Finally, the bankruptcy judge added another ground to support his conclusion that the fees were improvidently awarded: the ease with which collection was effectuated by Daniels. "In many cases, obtaining a judgment is the easiest step.... The attorney for the trustee was not required to issue garnishment, levy execution, or force the sale of the remaining parcels of property." However, the bankruptcy judge does not articulate how this development was incapable of being anticipated; nor does it appear that it was in fact incapable of being anticipated. There is no evidence that Mr. Barron did not have funds with which to pay an eventual judgment or that he would be inclined to avoid his obligation. Although there was no certainty that Daniels would be able to collect the judgment, it seems to us one could equally reasonably anticipate that he might not unreasonably avoid payment, even if there was some possibility that collection would not be easy. On the evidence before the bankruptcy court either scenario was capable of being anticipated, and neither was incapable of being anticipated. Thus, this ground is inadequate to demonstrate that a pre-approved fee arrangement was "improvident."
In sum, we think that the bankruptcy court departed from the contingency fee arrangement approved under 11 U.S.C. § 328. There appear to be no intervening circumstances that were incapable of anticipation by the bankruptcy court at the time it approved the award. Although the court's reasoning has some force when viewed through today's lenses, the factors relied upon to find the award improvident were foreseeable. Because the bankruptcy court's application of Section 328(a) was legally incorrect, the court abused its discretion. On the facts of this case the bankruptcy court has not demonstrated circumstances that satisfy the exception provided in Section 328(a). Accordingly, Cynthia Daniels is entitled to the one-third contingency fee approved by the bankruptcy court. We therefore reverse and remand to the district court for entry of judgment in favor of Cynthia Daniels.
REVERSED and REMANDED for entry of judgment.
EDITH H. JONES, Circuit Judge, concurring:
A pox on all their houses! The panel's discussion euphemizes what was going on here — a useless and blatant perversion of bankruptcy. Mrs. Barron filed this Chapter 7 bankruptcy case to avoid paying a judgment owed to her divorce lawyers after she remarried Mr. Barron. She then tried, unsuccessfully, to have the case dismissed, but the trustee pleaded on behalf of "the creditors' interest." Four of the six creditors are attorneys, one a private investigator, and they were altogether owed less than $50,000. Mrs. Barron was due to receive, either in real property or in unmatured installments, $160,000 from her then-and-again husband as part of their divorce settlement. For unknown reasons, Mr. Barron refused to pay off his wife's debts.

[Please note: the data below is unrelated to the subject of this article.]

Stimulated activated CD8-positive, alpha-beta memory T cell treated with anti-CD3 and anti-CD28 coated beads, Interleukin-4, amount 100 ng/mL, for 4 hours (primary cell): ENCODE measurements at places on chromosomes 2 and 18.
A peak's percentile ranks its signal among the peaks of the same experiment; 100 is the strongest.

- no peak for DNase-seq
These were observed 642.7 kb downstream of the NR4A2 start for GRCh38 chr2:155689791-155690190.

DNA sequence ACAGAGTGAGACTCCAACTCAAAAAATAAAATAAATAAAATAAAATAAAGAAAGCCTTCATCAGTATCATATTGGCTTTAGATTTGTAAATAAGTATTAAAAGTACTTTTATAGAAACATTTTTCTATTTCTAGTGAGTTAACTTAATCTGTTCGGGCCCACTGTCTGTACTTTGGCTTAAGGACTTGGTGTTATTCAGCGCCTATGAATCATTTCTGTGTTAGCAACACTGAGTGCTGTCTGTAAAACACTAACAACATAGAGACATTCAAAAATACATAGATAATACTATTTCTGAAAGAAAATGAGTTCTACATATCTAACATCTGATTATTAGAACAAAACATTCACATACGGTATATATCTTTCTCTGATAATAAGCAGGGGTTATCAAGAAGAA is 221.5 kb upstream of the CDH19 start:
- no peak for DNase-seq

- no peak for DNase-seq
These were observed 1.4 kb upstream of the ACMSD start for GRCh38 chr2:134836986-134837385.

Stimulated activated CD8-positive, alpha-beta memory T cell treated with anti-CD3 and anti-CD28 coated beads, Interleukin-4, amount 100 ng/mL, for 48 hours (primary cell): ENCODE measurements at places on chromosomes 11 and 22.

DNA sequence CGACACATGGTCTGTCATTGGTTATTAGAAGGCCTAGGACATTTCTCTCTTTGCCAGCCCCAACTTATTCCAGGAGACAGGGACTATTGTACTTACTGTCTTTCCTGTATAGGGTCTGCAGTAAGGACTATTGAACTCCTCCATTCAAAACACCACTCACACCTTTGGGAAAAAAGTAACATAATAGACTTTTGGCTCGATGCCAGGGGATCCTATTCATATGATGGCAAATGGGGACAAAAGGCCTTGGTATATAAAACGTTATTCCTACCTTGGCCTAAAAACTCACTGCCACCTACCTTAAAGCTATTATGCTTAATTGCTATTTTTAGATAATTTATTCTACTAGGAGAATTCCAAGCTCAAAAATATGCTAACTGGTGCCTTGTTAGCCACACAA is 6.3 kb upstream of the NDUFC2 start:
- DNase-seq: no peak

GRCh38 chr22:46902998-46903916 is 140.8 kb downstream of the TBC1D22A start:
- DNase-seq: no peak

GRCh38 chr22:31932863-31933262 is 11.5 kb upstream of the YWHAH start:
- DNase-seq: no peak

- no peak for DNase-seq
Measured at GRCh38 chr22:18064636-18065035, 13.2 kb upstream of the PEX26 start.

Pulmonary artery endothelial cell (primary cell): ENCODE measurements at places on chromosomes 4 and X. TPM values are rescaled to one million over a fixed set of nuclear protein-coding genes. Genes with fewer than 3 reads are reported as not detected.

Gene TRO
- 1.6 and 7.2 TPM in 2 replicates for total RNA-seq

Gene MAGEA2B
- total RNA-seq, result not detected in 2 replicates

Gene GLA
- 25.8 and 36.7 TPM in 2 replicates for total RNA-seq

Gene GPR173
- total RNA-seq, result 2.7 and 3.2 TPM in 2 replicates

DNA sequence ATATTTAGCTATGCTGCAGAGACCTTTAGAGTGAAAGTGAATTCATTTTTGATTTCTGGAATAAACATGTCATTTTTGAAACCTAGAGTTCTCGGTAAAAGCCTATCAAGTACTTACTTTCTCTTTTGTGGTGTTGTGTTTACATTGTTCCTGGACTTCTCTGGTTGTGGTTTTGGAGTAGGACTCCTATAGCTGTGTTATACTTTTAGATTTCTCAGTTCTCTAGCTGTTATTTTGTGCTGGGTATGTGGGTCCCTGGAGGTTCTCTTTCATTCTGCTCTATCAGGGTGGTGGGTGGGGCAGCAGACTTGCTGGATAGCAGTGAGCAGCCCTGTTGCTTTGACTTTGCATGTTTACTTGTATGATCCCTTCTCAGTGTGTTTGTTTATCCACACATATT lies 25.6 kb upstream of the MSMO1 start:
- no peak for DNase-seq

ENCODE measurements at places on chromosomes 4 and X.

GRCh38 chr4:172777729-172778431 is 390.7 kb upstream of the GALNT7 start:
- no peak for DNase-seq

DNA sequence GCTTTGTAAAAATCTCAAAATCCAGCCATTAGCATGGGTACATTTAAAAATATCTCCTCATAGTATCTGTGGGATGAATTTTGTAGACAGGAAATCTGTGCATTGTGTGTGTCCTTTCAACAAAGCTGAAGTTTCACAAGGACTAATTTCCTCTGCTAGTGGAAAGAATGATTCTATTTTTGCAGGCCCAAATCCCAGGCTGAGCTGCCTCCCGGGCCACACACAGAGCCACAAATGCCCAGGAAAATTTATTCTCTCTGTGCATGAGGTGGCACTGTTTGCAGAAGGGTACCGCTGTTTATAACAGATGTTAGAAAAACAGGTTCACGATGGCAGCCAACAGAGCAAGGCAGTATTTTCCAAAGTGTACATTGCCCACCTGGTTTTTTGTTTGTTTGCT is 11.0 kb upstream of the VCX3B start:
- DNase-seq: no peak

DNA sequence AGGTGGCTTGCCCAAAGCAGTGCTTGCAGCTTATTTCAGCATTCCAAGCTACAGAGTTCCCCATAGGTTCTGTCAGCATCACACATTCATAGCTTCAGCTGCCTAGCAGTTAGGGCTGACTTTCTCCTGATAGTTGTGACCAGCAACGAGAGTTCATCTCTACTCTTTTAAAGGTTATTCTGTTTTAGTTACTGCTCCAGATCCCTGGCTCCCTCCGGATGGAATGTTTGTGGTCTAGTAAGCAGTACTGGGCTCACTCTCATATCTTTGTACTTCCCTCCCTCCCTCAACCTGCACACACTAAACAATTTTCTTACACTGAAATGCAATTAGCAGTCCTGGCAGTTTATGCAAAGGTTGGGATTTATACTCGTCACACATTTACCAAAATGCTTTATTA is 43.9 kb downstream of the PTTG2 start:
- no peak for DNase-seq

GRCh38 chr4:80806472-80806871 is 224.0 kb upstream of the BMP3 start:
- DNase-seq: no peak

Understandably, there was confusion at the outset as to the enforceability of a divorce property settlement for a couple who have remarried. The inexorable bankruptcy-driven "logic" of this situation led to the appointment of Ms. Daniels as special counsel, on a contingency fee, with the mission of recovering value from Mr. Barron to pay off the attorney-creditors.
With the same sort of bankruptcy-driven logic, the panel concludes that the bankruptcy court should not have cut Ms. Daniels' fee, even after she recovered "way more than was necessary" to pay the creditors and the trustee, and herself became the beneficiary of a sizeable windfall. Were the events in the adversary proceeding "capable of being anticipated"? Although I concur with the opinion, I think this is a close question.1
But what definitely should have been anticipated was the needless cost in time and administrative fees generated by Mrs. Barron's bad-faith resort to bankruptcy in the first place. See 11 U.S.C. § 707(a) (court may dismiss a case "for cause"). She had assets. He is wealthy. She or her husband could pay the attorneys for their mutual misstep into divorce court. This case is a prime example of how bankruptcy is misused.
A transcript from an early hearing in the case suggests considerable uncertainty surrounding the legal status of the divorce property settlement in this unusual situation. Further, as the bankruptcy court pointed out in his opinion on remand, merely enforcing the property settlement would have required considerable additional work by Ms. Daniels, since she would have had to sell or file further proceedings to obtain the real property in question, or she would have had to await the payment of installments due under the agreement. The bankruptcy court was legitimately surprised when Mr. Barron finally paid off the court's judgment against him with a check